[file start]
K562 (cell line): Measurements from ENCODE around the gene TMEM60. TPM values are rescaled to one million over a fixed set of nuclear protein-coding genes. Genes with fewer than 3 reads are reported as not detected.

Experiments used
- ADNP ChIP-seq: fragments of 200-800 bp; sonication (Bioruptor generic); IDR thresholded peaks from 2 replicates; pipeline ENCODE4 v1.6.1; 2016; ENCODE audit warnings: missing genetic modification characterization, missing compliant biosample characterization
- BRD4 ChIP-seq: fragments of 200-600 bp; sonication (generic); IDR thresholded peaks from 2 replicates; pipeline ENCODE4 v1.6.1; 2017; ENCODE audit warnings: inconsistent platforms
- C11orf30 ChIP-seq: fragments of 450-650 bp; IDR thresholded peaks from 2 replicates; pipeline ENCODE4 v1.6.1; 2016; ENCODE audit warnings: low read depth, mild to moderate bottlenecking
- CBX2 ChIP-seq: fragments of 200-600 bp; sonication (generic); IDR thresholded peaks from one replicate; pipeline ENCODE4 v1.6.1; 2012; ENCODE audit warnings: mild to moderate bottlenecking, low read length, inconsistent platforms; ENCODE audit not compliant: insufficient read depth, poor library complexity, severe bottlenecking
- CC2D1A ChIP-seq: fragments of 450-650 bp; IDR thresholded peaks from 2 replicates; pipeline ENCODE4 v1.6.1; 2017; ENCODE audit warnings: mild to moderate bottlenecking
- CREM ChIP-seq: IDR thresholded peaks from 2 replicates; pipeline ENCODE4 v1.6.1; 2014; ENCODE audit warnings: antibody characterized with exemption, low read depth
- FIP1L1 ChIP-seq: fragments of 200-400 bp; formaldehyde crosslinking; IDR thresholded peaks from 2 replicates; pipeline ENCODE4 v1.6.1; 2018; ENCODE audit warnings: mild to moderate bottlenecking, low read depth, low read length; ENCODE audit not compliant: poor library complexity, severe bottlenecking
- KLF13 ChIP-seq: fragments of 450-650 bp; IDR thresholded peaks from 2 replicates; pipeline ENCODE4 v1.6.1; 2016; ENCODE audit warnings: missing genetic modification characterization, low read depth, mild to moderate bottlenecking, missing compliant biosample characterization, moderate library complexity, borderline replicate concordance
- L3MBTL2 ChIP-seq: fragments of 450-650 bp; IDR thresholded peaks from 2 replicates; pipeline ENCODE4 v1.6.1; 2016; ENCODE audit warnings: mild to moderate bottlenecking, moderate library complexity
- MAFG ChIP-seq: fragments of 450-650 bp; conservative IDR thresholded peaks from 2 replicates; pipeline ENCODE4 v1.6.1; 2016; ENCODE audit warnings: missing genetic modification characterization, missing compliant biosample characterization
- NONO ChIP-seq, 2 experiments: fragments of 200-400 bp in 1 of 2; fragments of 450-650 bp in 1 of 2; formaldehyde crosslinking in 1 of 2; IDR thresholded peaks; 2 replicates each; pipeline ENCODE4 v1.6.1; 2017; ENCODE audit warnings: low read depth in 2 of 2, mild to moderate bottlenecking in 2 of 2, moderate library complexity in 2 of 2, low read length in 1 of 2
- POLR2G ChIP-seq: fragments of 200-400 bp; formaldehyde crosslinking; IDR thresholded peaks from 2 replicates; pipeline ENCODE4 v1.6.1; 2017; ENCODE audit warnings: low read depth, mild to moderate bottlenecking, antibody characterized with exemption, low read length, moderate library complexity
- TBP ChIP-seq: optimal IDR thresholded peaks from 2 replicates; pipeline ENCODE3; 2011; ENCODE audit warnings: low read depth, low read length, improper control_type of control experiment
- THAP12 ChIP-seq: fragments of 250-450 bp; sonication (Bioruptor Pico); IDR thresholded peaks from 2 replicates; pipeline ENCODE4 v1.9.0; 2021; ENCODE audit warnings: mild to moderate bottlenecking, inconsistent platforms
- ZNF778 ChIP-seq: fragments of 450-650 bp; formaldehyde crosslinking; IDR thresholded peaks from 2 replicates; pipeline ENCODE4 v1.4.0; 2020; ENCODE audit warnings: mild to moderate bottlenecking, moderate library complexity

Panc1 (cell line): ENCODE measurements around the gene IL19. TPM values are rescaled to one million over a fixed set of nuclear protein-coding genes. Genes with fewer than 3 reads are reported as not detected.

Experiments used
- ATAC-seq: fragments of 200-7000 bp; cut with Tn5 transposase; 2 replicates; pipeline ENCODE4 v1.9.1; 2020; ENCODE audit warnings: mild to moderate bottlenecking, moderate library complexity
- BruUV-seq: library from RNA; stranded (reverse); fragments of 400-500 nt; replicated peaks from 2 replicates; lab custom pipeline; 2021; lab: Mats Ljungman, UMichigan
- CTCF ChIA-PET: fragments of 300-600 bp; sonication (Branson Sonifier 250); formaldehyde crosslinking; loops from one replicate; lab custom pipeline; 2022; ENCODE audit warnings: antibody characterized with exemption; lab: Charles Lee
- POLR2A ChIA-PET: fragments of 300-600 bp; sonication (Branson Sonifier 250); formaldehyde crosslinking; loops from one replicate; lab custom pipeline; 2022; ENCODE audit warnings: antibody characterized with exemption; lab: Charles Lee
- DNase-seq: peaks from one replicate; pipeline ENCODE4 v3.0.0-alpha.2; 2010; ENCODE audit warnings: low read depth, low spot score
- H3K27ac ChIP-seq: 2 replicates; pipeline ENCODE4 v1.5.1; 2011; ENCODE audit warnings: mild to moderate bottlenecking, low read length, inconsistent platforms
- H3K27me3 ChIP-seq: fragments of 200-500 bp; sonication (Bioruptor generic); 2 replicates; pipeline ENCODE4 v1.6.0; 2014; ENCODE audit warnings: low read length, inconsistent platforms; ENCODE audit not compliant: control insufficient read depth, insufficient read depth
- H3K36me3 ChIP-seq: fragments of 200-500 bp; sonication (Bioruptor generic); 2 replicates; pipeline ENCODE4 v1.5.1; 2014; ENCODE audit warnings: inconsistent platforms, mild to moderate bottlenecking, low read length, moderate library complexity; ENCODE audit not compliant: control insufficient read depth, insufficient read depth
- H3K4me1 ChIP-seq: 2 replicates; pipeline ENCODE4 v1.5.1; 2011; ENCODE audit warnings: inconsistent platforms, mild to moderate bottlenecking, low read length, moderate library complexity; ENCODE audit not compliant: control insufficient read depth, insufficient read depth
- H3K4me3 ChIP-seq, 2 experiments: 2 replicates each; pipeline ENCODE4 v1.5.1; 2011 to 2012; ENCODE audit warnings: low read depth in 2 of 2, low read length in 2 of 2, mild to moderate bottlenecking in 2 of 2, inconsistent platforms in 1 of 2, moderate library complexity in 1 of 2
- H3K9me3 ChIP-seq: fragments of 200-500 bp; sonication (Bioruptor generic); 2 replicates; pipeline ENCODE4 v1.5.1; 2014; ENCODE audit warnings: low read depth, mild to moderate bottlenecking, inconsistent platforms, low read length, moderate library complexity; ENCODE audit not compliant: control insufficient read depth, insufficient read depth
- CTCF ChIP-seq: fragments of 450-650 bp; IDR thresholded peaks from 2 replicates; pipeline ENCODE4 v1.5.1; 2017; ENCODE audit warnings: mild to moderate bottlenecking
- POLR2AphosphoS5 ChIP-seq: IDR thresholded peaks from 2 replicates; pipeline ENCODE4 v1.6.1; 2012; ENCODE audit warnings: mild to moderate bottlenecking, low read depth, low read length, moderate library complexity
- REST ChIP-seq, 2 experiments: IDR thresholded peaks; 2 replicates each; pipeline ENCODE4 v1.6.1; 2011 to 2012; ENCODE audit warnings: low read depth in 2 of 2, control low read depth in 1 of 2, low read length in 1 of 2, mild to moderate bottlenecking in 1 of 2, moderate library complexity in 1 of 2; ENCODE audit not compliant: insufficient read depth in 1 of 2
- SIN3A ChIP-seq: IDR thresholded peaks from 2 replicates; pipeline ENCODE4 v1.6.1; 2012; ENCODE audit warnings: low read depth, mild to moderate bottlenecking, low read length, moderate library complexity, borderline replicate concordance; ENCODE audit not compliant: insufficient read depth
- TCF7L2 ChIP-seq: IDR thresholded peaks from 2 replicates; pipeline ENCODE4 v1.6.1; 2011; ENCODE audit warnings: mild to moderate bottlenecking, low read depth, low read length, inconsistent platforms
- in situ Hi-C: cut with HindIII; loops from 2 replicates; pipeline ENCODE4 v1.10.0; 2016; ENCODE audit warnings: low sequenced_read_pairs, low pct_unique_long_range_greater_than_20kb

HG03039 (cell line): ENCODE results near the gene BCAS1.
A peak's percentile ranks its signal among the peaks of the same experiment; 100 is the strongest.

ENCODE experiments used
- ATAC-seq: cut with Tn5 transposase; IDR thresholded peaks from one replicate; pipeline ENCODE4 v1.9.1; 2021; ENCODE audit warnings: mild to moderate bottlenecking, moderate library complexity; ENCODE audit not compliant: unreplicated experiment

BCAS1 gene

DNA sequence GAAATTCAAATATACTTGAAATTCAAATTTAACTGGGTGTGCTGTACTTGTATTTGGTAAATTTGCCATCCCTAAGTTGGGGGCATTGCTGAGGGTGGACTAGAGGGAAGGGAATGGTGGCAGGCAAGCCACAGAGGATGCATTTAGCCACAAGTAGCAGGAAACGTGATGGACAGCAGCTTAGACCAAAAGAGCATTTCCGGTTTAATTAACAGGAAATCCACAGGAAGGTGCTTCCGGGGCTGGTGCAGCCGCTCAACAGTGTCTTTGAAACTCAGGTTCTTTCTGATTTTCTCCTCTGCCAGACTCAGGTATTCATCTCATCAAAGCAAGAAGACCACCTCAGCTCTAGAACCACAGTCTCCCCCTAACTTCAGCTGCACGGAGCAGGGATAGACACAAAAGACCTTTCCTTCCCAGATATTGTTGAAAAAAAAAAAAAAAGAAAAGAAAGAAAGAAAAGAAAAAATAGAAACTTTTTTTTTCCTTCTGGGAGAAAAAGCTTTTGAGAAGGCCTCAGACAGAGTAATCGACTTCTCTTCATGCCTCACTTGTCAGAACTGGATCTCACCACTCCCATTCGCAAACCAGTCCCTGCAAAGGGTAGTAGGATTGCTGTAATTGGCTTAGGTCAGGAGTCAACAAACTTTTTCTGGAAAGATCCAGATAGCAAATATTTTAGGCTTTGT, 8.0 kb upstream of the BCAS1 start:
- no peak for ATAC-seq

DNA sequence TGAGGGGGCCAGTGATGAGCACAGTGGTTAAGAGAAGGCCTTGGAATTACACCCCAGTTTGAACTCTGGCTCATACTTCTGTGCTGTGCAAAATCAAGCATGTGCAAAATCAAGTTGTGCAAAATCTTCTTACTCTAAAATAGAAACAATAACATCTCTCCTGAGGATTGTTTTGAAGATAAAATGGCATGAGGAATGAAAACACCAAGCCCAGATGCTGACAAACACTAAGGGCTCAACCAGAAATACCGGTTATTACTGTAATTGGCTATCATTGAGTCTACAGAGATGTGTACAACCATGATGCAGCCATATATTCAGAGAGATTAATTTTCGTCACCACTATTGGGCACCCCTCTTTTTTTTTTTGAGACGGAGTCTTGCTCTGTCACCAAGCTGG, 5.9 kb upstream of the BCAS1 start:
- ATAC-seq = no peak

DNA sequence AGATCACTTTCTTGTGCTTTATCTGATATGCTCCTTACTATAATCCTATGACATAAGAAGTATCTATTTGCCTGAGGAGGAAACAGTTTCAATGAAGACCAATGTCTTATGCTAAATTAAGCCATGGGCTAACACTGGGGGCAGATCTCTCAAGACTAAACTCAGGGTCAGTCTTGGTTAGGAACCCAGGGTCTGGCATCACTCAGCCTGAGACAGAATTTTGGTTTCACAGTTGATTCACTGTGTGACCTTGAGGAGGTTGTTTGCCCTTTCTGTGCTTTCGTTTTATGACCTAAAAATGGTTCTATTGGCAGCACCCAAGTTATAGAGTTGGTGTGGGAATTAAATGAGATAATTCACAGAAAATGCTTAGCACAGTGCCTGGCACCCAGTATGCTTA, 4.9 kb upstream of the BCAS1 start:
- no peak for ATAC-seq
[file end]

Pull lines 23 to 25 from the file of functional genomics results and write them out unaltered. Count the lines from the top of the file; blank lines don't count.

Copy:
- POLR2A ChIA-PET: fragments of 300-600 bp; sonication (Branson Sonifier 250); formaldehyde crosslinking; loops from one replicate; lab custom pipeline; 2022; ENCODE audit warnings: antibody characterized with exemption; lab: Charles Lee
- DNase-seq: peaks from one replicate; pipeline ENCODE4 v3.0.0-alpha.2; 2010; ENCODE audit warnings: low read depth, low spot score
- H3K27ac ChIP-seq: 2 replicates; pipeline ENCODE4 v1.5.1; 2011; ENCODE audit warnings: mild to moderate bottlenecking, low read length, inconsistent platforms